A hand carved Wishing Chair. These went around the world in their hundreds as tourists took them home. These pieces are now rare as the National Trust stopped the removal of the rock when they took over the ownership of the area in 1962, The turnstiles and the shops were also removed at that time
World exports
One popular trinket which many of the Causeway entrepreneurs used to make, was a little hand carving of one of the local features - the "Wishing Chair". These went around the world in their hundreds as tourists took them home. They were fashioned, not from the Causeway stone, but from a softer rock (Lithomarge). This was found in a nearby area called the Loom but was usually covered by the sea. Dan would dig out this rock then carve it with a penknife. Perhaps you still have one of these ornaments on your mantlepiece? If so please tell us. These pieces are now rare as the National Trust stopped the removal of the rock when they took over the ownership of the area in 1962, The turnstiles and the shops were also removed at that time. The little Causeway shops were visited by many hundreds of tourists from around the world. as Dan reels off the list of coach parties that used to arrive on a daily basis from hotels throughout the province.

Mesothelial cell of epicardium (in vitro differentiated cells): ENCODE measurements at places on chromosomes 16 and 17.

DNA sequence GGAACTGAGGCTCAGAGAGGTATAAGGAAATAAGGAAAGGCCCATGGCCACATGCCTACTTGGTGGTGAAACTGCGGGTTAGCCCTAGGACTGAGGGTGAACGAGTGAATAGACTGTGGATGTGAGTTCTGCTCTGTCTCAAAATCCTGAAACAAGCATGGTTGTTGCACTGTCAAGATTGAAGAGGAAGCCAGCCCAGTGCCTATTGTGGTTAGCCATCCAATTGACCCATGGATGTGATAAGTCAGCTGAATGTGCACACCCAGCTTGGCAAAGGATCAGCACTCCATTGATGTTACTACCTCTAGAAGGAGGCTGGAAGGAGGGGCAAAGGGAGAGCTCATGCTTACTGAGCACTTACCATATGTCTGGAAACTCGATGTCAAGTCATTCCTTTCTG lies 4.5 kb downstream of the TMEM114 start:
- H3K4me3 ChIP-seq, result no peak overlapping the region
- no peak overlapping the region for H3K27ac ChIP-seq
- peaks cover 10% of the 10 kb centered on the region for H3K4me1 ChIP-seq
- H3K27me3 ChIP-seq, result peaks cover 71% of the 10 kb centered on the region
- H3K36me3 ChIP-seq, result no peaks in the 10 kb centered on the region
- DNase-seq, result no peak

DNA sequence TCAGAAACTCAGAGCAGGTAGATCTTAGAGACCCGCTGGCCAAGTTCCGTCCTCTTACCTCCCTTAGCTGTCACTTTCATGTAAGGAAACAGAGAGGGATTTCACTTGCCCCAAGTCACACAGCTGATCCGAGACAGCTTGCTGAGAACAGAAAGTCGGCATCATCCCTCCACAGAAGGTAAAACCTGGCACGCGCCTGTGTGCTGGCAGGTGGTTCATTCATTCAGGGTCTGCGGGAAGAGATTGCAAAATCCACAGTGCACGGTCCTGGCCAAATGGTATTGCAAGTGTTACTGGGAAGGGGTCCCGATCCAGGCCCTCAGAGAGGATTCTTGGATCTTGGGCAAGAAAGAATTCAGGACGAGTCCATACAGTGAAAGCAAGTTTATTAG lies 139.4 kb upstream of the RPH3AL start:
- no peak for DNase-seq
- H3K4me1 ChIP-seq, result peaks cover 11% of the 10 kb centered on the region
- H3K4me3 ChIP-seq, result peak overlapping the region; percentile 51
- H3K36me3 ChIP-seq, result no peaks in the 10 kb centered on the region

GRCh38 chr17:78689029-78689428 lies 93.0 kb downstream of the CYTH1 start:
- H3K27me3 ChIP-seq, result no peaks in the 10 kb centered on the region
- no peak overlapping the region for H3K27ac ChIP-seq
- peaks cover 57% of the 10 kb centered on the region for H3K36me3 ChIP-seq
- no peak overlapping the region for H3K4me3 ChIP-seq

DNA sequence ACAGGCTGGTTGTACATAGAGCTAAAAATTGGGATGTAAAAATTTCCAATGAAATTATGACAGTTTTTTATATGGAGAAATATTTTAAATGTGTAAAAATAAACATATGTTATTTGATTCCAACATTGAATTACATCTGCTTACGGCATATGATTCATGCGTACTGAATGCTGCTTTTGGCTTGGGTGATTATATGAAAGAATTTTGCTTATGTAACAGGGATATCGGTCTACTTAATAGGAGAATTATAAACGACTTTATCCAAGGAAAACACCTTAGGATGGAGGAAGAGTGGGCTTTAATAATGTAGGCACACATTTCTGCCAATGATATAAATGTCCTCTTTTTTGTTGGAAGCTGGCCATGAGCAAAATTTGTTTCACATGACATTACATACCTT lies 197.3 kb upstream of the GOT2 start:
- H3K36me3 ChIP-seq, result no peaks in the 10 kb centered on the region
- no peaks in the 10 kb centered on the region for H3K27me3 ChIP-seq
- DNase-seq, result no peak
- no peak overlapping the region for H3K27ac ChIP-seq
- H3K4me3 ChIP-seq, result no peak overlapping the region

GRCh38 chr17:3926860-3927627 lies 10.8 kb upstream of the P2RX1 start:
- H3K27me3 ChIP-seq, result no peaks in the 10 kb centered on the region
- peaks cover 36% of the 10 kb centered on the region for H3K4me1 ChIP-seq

Listen - Dan talks about coach parties.

Alex McLernon with his Pony & Trap - 1937 Click on the picture to view full size
One horse-power
Many of the tourists would avoid the long trudge down (and up!) the long hill to the main causeway by paying for a ride in one of the numerous pony and traps. Here you see a 1937 photograph of two lady tourists escorted by their guide, Alex McLernon. Do you perhaps know or recognise either of these ladies? If so please tell us!



Mary Pollock, Nellie McClelland and Dorothy McMaster (from left to right) Click on the picture to view full size
The ice cream man..
One regular visitor to the Causeway after the war was J McMaster's Ice-cream who brought their van from Ballymoney. You can just see one of the Causeway shops between the upright bars of the vehicle. The lady in the centre of the trio is Nellie McClelland (who owned the shop that Ina Moore was photographed in front of - see top of this page). We didn't know who was either side of her, until Karen McDowell made contact. Karen tells us that 'on the left is Mary Pollock and on the right my grandmother Dorothy McMaster (nee Pollock).' Apparently both ladies are still alive and well.

Click here to read more about McMaster's Icecreams.

Katie McLernon also helped in one of the shops during this era and still enthuses about a seaweed dish which they called "Sloake". This was made from a particular type of weed gathered right on the seaward tip of the Causeway at low tide during the winter, usually after a sharp frost. Katie describes here the gathering and cooking of this North Coast delicacy.

Listen to Katie describing the gathering and cooking of Sloak

 


If you have anything to tell us about the Causeway or its shops, or maybe just something of special meaning to you, whether in response to these articles or not, please feel free to respond or submit your own article.
This article was submitted to Your Place & mine by Brian Willis of Bushmills and the Archive photos have been kindly provided by Isobel McKay)